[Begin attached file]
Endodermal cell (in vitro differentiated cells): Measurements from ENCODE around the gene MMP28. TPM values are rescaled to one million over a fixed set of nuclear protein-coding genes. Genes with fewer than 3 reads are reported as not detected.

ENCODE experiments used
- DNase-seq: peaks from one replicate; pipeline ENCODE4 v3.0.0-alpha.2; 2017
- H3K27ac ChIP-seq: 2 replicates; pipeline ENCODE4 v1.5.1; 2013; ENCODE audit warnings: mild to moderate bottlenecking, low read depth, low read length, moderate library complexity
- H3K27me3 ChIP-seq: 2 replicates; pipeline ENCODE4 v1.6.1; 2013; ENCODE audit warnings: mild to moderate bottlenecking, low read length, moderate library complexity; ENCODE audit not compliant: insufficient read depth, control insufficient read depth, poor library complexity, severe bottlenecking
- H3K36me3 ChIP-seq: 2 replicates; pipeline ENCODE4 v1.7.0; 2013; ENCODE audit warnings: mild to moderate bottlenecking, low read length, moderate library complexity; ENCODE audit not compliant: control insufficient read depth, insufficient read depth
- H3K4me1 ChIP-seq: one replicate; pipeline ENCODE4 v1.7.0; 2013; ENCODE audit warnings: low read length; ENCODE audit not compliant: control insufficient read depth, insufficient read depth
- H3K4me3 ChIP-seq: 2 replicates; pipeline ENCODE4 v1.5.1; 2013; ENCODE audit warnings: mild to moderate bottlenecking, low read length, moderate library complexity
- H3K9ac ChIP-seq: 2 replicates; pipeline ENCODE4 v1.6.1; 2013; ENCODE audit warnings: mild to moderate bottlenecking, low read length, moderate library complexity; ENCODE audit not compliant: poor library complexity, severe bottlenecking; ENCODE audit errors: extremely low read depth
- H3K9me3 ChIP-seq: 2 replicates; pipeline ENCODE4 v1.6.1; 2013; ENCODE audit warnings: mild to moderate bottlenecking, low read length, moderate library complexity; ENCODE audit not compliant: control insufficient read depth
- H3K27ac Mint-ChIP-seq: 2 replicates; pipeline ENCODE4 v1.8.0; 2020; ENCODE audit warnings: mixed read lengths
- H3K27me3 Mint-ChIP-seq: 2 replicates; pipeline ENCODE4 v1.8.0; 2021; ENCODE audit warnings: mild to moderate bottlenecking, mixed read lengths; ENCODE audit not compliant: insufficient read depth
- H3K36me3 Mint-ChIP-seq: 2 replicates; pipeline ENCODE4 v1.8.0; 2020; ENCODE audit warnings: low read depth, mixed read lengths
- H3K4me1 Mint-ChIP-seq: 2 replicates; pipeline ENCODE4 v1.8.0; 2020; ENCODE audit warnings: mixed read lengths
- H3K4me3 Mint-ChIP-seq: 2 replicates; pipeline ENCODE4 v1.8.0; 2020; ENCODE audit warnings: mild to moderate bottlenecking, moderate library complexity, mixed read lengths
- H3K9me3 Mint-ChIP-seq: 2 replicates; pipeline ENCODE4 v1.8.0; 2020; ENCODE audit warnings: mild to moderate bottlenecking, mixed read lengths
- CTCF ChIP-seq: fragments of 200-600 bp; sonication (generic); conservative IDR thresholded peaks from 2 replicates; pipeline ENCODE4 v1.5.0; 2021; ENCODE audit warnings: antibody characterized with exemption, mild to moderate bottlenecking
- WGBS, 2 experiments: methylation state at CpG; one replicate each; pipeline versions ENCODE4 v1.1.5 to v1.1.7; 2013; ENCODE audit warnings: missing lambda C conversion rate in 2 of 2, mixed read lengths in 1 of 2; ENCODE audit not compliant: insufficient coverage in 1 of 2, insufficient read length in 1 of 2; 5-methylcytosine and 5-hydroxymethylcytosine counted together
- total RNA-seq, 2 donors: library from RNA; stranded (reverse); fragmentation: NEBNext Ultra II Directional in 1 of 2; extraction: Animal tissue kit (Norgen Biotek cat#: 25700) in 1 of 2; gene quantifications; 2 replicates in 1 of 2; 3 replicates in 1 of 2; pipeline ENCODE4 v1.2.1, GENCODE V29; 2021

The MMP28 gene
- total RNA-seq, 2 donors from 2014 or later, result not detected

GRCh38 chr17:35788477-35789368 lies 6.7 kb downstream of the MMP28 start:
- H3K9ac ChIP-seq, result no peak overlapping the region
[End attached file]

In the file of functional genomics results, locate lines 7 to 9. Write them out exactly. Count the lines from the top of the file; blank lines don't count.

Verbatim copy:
- H3K4me1 ChIP-seq: one replicate; pipeline ENCODE4 v1.7.0; 2013; ENCODE audit warnings: low read length; ENCODE audit not compliant: control insufficient read depth, insufficient read depth
- H3K4me3 ChIP-seq: 2 replicates; pipeline ENCODE4 v1.5.1; 2013; ENCODE audit warnings: mild to moderate bottlenecking, low read length, moderate library complexity
- H3K9ac ChIP-seq: 2 replicates; pipeline ENCODE4 v1.6.1; 2013; ENCODE audit warnings: mild to moderate bottlenecking, low read length, moderate library complexity; ENCODE audit not compliant: poor library complexity, severe bottlenecking; ENCODE audit errors: extremely low read depth